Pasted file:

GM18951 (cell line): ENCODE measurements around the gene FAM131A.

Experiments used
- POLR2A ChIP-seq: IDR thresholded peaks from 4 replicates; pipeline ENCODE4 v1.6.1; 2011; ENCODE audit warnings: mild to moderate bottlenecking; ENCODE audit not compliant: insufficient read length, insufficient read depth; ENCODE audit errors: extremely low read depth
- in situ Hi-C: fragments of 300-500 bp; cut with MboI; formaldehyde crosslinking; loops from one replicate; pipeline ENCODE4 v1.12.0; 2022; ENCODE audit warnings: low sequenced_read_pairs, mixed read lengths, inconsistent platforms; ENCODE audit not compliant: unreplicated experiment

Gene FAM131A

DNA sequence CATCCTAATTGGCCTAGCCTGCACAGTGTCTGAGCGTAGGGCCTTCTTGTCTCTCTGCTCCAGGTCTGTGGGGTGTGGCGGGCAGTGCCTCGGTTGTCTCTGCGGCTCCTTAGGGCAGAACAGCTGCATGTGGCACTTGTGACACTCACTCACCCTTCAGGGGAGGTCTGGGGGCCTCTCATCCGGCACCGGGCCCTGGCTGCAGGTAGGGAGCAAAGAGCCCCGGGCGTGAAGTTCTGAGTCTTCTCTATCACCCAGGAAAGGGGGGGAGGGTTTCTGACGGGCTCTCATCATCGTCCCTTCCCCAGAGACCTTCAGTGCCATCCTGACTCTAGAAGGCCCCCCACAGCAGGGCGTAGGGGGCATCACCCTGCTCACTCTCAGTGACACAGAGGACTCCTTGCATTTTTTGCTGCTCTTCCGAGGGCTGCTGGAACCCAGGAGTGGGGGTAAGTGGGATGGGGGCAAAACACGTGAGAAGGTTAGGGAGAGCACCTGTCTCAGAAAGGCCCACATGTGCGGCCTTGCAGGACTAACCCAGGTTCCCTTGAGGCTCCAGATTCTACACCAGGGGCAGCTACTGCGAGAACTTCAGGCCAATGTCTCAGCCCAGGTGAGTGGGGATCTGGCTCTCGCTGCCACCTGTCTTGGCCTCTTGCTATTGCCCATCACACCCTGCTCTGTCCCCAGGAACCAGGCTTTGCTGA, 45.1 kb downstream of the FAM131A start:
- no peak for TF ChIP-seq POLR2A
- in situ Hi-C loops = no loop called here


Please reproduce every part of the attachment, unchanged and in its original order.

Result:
GM18951 (cell line): ENCODE measurements around the gene FAM131A.

Experiments used
- POLR2A ChIP-seq: IDR thresholded peaks from 4 replicates; pipeline ENCODE4 v1.6.1; 2011; ENCODE audit warnings: mild to moderate bottlenecking; ENCODE audit not compliant: insufficient read length, insufficient read depth; ENCODE audit errors: extremely low read depth
- in situ Hi-C: fragments of 300-500 bp; cut with MboI; formaldehyde crosslinking; loops from one replicate; pipeline ENCODE4 v1.12.0; 2022; ENCODE audit warnings: low sequenced_read_pairs, mixed read lengths, inconsistent platforms; ENCODE audit not compliant: unreplicated experiment

Gene FAM131A

DNA sequence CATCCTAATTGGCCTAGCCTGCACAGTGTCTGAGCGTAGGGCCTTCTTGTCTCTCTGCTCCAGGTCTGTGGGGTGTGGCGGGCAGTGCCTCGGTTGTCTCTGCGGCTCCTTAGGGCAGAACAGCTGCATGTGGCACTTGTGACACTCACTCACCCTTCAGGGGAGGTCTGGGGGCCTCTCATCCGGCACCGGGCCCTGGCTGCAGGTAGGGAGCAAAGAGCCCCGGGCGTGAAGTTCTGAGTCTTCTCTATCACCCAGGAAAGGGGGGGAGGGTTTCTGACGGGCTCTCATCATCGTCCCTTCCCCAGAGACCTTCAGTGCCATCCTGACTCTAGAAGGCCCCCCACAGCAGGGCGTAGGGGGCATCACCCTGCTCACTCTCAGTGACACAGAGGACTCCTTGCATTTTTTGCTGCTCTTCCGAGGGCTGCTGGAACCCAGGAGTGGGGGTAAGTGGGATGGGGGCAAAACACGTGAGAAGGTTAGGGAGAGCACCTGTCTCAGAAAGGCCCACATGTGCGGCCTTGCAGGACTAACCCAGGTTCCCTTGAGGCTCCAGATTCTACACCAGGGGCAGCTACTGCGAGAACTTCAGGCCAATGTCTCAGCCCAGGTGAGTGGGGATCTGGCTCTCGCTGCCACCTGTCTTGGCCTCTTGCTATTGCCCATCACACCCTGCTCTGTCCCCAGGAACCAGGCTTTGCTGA, 45.1 kb downstream of the FAM131A start:
- no peak for TF ChIP-seq POLR2A
- in situ Hi-C loops = no loop called here